What do you feel is the most important value a person can have?
I'd probably say integrity. I think it’s always really important to have integrity when we engage with people and in the way that we treat people and that can filter through to many different facets and values, like honesty and transparency. I think you want to treat people the way they want to be treated as opposed to the way you want to be treated. If you do everything with a good intention, then you should be able to provide the right level of service and engagement that clients, colleagues, friends, etc. need.
How did you get started at Sable International?
In 2011 I had a master's degree in finance and economics and I was really looking for a foot in the door. I knew I wanted to be in professional services, but I didn't particularly know what that meant.
I ended up joining the Sable International team in the tax department, but it definitely wasn't for me. It was very repetitive work and I really wanted something that was a bit more engaging.
I did my thesis at the University of Cape Town on foreign currencies in emerging markets, so I had quite a deep understanding of the forex market and was really keen to get involved in that side of things. So, I moved over to the Forex department as a broker – buying and selling currency. It's very loud, it's very engaging, it's a fantastic kind of position and a great learning opportunity, but I was very keen for a role that was more client facing and many of our clients are in the UK.
The business had to become a licensed sponsor to be able to offer me the role, then go through the process of getting the certificate of sponsorship and the visa.
The business had grown intrinsically over the years, but now we needed to have more boots on the ground. I hadn't really done business development before, but was willing to be the guinea pig for the group and I moved to the UK office.
We had to go through the immigration process. That was my first engagement with visas and immigration, doing it in my personal capacity. The business had to become a licensed sponsor to be able to offer me the role, then go through the process of getting the certificate of sponsorship and the visa.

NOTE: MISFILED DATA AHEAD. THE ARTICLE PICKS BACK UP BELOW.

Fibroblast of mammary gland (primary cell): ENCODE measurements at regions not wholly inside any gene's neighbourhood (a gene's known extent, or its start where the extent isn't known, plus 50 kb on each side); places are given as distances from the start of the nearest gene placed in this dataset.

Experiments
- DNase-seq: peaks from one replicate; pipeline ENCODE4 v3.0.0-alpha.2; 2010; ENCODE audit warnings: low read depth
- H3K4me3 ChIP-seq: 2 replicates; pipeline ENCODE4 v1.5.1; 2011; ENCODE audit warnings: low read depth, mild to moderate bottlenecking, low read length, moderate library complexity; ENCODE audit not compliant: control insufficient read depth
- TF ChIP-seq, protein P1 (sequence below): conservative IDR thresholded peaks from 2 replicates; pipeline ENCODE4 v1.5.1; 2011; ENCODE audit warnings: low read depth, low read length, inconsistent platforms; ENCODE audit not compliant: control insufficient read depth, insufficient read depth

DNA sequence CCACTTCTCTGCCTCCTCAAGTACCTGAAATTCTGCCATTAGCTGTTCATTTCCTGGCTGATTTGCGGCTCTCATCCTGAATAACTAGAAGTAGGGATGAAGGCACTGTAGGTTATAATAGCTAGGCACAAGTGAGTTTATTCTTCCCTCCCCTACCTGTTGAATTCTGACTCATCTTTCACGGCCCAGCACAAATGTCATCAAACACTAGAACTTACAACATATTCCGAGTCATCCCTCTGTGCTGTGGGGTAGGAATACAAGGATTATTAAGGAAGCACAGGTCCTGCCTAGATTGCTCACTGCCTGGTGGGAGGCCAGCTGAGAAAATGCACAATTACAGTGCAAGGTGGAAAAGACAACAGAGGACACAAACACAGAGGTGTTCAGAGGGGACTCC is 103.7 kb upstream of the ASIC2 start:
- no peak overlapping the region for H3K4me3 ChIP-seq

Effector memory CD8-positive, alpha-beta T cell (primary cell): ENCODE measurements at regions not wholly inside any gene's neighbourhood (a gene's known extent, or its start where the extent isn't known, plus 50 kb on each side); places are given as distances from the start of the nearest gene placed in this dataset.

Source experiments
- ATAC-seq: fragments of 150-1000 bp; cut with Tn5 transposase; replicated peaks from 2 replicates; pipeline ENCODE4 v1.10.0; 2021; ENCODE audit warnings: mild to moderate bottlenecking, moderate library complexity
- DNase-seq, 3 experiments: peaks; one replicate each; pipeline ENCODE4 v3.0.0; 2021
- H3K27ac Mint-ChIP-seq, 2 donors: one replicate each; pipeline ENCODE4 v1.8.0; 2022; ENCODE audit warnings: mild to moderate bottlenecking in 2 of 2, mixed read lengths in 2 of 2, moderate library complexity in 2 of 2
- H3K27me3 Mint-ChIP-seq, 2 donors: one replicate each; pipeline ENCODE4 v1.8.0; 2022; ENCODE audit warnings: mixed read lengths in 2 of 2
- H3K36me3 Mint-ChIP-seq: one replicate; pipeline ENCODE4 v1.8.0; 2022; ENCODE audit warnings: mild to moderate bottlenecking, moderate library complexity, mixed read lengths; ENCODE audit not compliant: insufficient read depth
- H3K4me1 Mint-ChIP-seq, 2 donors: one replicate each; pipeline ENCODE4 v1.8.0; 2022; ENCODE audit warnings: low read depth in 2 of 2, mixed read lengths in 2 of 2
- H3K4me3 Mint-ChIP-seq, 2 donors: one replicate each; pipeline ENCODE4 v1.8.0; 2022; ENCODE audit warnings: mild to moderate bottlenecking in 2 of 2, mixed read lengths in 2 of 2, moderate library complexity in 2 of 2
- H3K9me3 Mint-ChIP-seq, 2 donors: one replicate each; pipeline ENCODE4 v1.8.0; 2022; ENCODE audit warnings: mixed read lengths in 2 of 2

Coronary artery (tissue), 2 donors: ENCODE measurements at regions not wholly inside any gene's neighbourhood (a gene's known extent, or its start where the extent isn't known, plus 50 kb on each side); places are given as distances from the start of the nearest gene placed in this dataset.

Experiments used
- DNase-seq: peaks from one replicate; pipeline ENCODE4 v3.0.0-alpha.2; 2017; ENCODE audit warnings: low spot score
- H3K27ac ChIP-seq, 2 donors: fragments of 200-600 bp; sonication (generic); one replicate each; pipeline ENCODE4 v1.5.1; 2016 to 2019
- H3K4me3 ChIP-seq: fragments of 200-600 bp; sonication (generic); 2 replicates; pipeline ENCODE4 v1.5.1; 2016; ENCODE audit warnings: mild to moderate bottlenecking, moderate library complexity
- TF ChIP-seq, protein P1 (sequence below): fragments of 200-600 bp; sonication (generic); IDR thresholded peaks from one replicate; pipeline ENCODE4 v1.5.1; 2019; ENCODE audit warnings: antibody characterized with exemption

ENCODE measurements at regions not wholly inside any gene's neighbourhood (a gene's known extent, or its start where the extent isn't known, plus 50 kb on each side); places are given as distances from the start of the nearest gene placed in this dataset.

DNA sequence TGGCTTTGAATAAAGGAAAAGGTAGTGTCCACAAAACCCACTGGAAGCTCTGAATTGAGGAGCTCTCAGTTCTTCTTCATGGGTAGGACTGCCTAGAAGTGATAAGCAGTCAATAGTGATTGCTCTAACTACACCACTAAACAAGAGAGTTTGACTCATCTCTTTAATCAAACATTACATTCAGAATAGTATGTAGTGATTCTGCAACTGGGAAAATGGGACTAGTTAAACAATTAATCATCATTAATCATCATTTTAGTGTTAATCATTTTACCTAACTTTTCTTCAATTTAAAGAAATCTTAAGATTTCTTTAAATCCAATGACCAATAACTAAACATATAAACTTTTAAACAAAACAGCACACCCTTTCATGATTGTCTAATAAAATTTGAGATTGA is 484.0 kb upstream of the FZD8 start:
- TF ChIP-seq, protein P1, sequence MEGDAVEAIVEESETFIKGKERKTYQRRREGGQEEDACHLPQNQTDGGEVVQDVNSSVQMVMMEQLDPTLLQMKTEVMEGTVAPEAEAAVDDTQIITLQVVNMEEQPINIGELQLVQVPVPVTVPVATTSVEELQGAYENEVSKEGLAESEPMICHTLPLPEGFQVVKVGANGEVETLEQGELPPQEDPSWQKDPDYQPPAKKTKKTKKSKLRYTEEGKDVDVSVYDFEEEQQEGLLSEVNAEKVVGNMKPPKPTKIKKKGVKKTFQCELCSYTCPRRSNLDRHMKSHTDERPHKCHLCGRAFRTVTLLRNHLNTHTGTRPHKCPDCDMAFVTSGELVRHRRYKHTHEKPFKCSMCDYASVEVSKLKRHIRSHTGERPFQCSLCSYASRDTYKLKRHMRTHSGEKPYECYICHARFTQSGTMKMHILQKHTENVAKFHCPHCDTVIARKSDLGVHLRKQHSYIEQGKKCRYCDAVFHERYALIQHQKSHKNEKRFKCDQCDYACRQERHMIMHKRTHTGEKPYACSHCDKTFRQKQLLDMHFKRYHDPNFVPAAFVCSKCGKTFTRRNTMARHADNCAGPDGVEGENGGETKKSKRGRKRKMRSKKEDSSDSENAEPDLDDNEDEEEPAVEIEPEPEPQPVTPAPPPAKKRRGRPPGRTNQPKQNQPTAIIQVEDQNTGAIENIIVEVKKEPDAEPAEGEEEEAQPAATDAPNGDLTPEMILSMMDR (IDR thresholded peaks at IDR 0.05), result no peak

It quickly became obvious that networking and having sales on the ground in the UK was going to be very advantageous to the department. So, we expanded the team and quite quickly had a team of business development foreign exchange reps in the UK.
Then I got to the point that I was very keen for the next challenge and to start learning something new. That's when the business immigration opportunity came up. In the light of Brexit, it was going to be a completely different market, it was going to be the corporate market. I was obviously quite used to servicing the corporate market on the foreign exchange side, and I've gone through the process in my personal capacity, where I learnt the value in having a regulated firm doing your immigration applications, because it is an absolute minefield, I would hate nothing more than to have to go through the hundreds and hundreds of pages of paperwork to be able to submit those applications. Whereas, we have a fantastic consultancy service that can do that for us. So, it seemed like a smart move for the business and for me at the same time to get more involved in the business immigration side of things.
It’s been fascinating for me getting to know the business immigration side of the business, learning a lot about the kind of logistics of how the immigration world works.
It’s been a fantastic match. It works very well between the two businesses, because within the Sable International group, the Global Forex departments and the Business Immigration departments are two of the only business units that are servicing UK corporates.
It’s been fascinating for me getting to know the business immigration side of the business, learning a lot about the kind of logistics of how the immigration world works. Then of course, being able to refer to our trusty caseworkers who are actually processing applications for our clients.
What do you love about working in this space?
What I love about working in both spaces, whether it's foreign exchange or immigration, is it's just demystifying things for our clients, it's taking something that is exceptionally complicated, exceptionally misunderstood, and making it transparent and easy to understand for our clients.
I absolutely love people and working with different people across many different businesses and it's just an amazing feeling to be able to have a call with a client who was really confused about something, really overwhelmed, and to take the hassle away and make everything easier.
Saskia and the team are on hand to help you navigate all aspects of business immigration, from assisting with sponsor licences to ongoing immigration programme management. Get in touch at firstname.lastname@example.org or call +44 (0) 20 7759 7584.